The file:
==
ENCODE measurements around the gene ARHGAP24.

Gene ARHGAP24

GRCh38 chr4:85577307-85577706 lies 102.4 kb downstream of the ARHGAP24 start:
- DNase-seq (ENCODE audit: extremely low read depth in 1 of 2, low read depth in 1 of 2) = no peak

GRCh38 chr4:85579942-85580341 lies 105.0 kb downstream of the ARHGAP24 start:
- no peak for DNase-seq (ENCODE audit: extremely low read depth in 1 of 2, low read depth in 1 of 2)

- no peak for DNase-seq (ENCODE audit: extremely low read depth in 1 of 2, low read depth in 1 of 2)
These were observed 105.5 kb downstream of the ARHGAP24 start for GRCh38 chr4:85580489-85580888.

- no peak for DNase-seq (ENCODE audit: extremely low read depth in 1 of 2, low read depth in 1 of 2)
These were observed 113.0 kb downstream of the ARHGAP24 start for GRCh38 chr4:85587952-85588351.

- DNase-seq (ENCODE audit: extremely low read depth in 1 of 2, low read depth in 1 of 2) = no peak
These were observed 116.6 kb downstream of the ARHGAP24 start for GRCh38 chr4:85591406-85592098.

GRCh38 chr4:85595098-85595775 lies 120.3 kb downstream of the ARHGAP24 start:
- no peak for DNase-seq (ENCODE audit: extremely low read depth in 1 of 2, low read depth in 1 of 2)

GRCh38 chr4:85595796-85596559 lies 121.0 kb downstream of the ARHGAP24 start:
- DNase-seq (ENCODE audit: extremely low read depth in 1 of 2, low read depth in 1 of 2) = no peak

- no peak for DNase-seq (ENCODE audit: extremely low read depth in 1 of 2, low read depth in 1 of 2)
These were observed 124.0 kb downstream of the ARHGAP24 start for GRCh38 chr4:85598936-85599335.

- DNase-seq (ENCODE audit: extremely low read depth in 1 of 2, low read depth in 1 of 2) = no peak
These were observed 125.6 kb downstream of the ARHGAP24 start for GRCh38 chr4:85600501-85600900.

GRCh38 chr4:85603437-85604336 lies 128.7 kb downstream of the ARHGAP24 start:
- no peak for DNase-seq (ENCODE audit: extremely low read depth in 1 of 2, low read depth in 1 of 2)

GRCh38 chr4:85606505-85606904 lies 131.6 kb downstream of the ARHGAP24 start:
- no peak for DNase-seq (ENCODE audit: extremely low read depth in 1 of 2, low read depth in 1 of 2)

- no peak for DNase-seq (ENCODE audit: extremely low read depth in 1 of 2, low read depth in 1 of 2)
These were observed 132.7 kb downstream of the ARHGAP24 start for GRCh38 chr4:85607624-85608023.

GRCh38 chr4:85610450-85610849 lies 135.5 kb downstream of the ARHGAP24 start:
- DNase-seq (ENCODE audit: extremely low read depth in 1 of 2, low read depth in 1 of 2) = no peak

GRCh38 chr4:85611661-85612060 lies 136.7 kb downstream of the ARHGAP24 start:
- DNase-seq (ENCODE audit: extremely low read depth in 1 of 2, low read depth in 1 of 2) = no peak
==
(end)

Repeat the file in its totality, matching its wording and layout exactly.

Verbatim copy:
ENCODE measurements around the gene ARHGAP24.

Gene ARHGAP24

GRCh38 chr4:85577307-85577706 lies 102.4 kb downstream of the ARHGAP24 start:
- DNase-seq (ENCODE audit: extremely low read depth in 1 of 2, low read depth in 1 of 2) = no peak

GRCh38 chr4:85579942-85580341 lies 105.0 kb downstream of the ARHGAP24 start:
- no peak for DNase-seq (ENCODE audit: extremely low read depth in 1 of 2, low read depth in 1 of 2)

- no peak for DNase-seq (ENCODE audit: extremely low read depth in 1 of 2, low read depth in 1 of 2)
These were observed 105.5 kb downstream of the ARHGAP24 start for GRCh38 chr4:85580489-85580888.

- no peak for DNase-seq (ENCODE audit: extremely low read depth in 1 of 2, low read depth in 1 of 2)
These were observed 113.0 kb downstream of the ARHGAP24 start for GRCh38 chr4:85587952-85588351.

- DNase-seq (ENCODE audit: extremely low read depth in 1 of 2, low read depth in 1 of 2) = no peak
These were observed 116.6 kb downstream of the ARHGAP24 start for GRCh38 chr4:85591406-85592098.

GRCh38 chr4:85595098-85595775 lies 120.3 kb downstream of the ARHGAP24 start:
- no peak for DNase-seq (ENCODE audit: extremely low read depth in 1 of 2, low read depth in 1 of 2)

GRCh38 chr4:85595796-85596559 lies 121.0 kb downstream of the ARHGAP24 start:
- DNase-seq (ENCODE audit: extremely low read depth in 1 of 2, low read depth in 1 of 2) = no peak

- no peak for DNase-seq (ENCODE audit: extremely low read depth in 1 of 2, low read depth in 1 of 2)
These were observed 124.0 kb downstream of the ARHGAP24 start for GRCh38 chr4:85598936-85599335.

- DNase-seq (ENCODE audit: extremely low read depth in 1 of 2, low read depth in 1 of 2) = no peak
These were observed 125.6 kb downstream of the ARHGAP24 start for GRCh38 chr4:85600501-85600900.

GRCh38 chr4:85603437-85604336 lies 128.7 kb downstream of the ARHGAP24 start:
- no peak for DNase-seq (ENCODE audit: extremely low read depth in 1 of 2, low read depth in 1 of 2)

GRCh38 chr4:85606505-85606904 lies 131.6 kb downstream of the ARHGAP24 start:
- no peak for DNase-seq (ENCODE audit: extremely low read depth in 1 of 2, low read depth in 1 of 2)

- no peak for DNase-seq (ENCODE audit: extremely low read depth in 1 of 2, low read depth in 1 of 2)
These were observed 132.7 kb downstream of the ARHGAP24 start for GRCh38 chr4:85607624-85608023.

GRCh38 chr4:85610450-85610849 lies 135.5 kb downstream of the ARHGAP24 start:
- DNase-seq (ENCODE audit: extremely low read depth in 1 of 2, low read depth in 1 of 2) = no peak

GRCh38 chr4:85611661-85612060 lies 136.7 kb downstream of the ARHGAP24 start:
- DNase-seq (ENCODE audit: extremely low read depth in 1 of 2, low read depth in 1 of 2) = no peak